In 1940 traveling on leave was dangerous. Once, when Eric and his wife and daughters were on leave, they crossed the Atlantic on their way from Scotland back to China. No less than three ships in their convoy were sunk by U-Boats. At one point, a torpedo struck their ship, but miraculously, it failed to explode.

Eric now faced risks daily. He and a Chinese friend were bicycling home from a wedding to a missionary hospital in Siaochang when they heard the sound of gunfire nearby. Both jumped off their bikes as bullets flew around them. Suddenly the firing stopped, and several nationalist Chinese soldiers sheepishly apologized - they had mistaken Eric and his friend for communist or Japanese enemies. In a letter written to his wife, Eric said, "When I am out it is giving, giving, giving all the time, and trying to get to know the people, and trying to leave them a message of encouragement and peace in a time when there is no external peace at all." .

In 1941, living in China became precarious because of invasion by the Japanese, so the British government advised all of its nationals to leave. Florence, who was pregnant, left with their daughters Patricia and Heather, moving back to Toronto to stay with her parents. Sending his wife and daughters away was probably the most difficult thing Eric did in his life. He would never see them again. His parting words to his wife were "Those who love God never meet for the last time."

Eric accepted a position serving the poor at a rural mission in Saochang. He joined his brother, Rob, who was a doctor there. The station was severely understaffed and the missionaries were exhausted. A constant stream of locals came at all hours for medical treatment. Eric and his brother were overworked and suffered daily hardships. When the invading Japanese pushed back the Chinese Eighth Army, they took over the mission station and Eric left to work in Tianjin. In 1943 he was imprisoned in the Weihsien Internment Camp with many others.

The Japanese were cruel and ruthless in their occupation of China. Over ten million people died during this time, mostly civilians, women and children. Many died of disease, physical violence, and malnutrition in prisoner of war and internment camps.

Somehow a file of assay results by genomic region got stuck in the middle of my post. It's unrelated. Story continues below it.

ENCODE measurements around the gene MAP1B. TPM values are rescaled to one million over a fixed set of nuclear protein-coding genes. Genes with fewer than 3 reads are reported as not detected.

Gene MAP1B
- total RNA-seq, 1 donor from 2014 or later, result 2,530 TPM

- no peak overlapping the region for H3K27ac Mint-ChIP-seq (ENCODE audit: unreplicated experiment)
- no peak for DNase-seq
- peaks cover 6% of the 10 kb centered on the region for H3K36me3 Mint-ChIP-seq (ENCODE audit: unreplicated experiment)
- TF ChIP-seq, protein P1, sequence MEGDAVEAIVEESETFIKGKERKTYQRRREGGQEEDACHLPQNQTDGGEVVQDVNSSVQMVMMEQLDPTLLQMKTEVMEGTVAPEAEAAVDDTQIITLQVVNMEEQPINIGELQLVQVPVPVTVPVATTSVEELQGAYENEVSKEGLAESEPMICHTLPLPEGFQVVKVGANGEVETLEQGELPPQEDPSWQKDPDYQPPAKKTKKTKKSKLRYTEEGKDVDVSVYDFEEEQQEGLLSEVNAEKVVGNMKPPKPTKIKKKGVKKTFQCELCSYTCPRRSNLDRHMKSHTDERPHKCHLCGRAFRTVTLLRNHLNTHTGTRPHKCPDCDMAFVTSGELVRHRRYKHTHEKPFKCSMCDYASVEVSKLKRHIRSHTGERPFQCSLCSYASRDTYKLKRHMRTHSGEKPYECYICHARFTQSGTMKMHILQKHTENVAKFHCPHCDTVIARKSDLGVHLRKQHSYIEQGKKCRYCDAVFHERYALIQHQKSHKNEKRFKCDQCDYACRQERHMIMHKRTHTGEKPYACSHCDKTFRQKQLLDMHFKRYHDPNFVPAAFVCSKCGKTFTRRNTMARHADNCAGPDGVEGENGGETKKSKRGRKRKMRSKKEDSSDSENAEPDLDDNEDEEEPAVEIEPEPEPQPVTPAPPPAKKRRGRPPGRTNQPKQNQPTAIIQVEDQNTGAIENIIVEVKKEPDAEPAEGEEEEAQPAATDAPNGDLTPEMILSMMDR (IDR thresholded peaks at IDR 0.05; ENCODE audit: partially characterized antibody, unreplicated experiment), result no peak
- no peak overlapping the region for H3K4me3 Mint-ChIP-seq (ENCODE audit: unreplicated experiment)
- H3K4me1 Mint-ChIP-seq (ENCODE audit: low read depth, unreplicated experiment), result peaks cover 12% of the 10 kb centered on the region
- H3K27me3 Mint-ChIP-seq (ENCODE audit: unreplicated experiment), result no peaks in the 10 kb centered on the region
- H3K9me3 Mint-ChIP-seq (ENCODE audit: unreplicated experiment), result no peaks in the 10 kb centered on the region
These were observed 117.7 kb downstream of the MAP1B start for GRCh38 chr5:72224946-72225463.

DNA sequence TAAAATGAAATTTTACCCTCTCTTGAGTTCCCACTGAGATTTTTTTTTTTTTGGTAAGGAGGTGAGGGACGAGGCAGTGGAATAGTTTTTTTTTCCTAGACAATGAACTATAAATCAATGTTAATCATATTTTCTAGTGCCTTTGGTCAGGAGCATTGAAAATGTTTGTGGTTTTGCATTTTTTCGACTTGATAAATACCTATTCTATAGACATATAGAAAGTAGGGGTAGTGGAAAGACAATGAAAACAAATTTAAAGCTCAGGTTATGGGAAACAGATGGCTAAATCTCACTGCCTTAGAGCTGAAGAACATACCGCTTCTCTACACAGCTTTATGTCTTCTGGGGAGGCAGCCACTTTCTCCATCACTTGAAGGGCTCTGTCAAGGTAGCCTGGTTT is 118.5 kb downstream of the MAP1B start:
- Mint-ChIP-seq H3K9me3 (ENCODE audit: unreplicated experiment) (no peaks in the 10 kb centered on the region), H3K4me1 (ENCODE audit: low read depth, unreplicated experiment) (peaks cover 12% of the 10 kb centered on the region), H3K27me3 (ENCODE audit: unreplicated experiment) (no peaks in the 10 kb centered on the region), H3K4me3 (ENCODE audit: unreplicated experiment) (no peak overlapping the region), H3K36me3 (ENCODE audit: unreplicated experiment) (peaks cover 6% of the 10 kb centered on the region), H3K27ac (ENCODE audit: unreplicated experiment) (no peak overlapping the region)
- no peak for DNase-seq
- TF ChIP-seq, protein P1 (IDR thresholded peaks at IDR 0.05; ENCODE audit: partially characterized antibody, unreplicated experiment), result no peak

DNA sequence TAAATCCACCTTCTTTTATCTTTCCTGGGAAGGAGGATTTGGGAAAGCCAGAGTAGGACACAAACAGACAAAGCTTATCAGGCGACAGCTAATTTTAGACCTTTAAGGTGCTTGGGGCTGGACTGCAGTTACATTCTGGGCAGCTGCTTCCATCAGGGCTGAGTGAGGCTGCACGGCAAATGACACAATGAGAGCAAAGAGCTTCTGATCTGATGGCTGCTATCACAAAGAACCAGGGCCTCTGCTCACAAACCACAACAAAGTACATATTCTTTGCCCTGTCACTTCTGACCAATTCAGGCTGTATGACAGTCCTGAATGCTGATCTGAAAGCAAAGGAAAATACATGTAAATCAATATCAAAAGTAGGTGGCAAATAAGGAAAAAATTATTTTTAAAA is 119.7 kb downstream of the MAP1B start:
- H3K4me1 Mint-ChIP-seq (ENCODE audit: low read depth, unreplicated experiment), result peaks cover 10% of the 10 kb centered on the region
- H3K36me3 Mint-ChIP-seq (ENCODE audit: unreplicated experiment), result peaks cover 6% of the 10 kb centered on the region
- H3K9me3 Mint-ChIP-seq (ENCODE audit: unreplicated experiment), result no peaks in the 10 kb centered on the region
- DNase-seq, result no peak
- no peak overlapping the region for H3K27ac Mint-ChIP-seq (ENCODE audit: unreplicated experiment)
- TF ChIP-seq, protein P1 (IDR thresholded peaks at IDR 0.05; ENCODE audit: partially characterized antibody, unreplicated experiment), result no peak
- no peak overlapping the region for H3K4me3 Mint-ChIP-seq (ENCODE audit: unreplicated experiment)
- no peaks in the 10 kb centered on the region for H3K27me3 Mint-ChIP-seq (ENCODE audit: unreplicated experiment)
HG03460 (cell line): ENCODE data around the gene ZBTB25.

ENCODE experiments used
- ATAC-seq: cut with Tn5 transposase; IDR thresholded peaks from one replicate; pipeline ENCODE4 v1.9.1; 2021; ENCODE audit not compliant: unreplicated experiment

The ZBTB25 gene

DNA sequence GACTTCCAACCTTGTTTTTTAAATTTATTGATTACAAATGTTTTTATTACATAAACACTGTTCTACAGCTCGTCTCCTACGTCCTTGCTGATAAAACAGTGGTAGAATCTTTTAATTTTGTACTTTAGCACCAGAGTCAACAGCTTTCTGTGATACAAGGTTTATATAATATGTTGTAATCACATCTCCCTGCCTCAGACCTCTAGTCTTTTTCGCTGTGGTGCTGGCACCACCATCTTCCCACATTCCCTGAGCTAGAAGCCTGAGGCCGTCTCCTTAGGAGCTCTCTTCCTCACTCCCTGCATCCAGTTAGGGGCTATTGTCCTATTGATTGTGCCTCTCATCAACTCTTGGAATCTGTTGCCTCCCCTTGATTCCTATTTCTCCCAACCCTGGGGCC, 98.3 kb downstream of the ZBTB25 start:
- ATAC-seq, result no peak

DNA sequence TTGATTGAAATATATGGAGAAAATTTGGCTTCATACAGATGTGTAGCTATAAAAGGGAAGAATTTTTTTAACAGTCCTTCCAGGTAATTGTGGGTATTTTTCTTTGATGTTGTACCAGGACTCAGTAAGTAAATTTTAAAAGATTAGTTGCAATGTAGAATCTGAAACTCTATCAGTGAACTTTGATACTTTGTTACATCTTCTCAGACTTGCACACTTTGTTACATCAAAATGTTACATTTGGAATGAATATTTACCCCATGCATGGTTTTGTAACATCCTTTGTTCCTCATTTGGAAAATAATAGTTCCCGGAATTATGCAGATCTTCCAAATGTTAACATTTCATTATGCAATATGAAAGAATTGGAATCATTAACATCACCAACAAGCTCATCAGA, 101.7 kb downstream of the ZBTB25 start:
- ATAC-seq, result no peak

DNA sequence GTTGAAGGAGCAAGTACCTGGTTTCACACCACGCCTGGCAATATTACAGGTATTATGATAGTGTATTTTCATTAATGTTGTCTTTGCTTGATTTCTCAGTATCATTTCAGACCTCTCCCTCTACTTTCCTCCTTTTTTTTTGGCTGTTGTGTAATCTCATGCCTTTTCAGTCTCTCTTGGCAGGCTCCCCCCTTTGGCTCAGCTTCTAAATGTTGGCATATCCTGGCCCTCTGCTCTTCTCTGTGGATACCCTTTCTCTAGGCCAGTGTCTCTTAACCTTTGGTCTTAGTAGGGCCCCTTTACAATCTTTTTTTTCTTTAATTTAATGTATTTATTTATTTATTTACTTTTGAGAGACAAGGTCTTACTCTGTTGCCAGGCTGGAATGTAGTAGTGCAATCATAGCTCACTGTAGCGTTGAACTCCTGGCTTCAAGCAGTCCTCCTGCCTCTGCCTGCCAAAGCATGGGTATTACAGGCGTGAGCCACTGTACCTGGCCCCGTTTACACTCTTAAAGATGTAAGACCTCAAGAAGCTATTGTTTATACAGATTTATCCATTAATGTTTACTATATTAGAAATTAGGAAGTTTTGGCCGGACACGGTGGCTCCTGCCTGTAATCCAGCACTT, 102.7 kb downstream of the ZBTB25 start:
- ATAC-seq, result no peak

Eric became a leader and organizer in the camp, but food, medicine, and other supplies were scarce and life was hard. There were many cliques in the camp, even some fellow missionaries formed one, and instead of helping they moralized and behaved selfishly. Some inmates, mainly oil company executives, managed to bribe the guards into giving them extra rations and luxury goods. Liddell shamed them into sharing these with the rest of the inmates.

Eric kept busy helping the sick and the elderly, teaching at the camp school Bible classes, arranging games and teaching science to the children who called him "Uncle Eric."

When Chefoo School was closed by the Japanese, the entire staff, faculty and students were placed in the Weihsien Camp. The youth and children, some as young as six years old, would not see their parents for years, and parents would have no idea if their children were living or dead.

Missing their parents, the young people and children were lonely and afraid. They needed someone to look out for them and to have activities to distract them from their fears and the harsh life. Eric was the ideal man for the job. He would not break the Sabbath for King and country, nor for personal glory, but he did for the children and for the first time in his life, indulged in sporting activity full time, refereeing soccer matches and organizing games even on Sundays. Another occasion on which Eric did not keep the Sabbath was when he refereed a men’s hockey match to stop fighting amongst the players. He was the only one trusted not to take sides. As Jesus said, when accused of healing the sick on a Sabbath, ‘The Sabbath was made for man, not man for the Sabbath."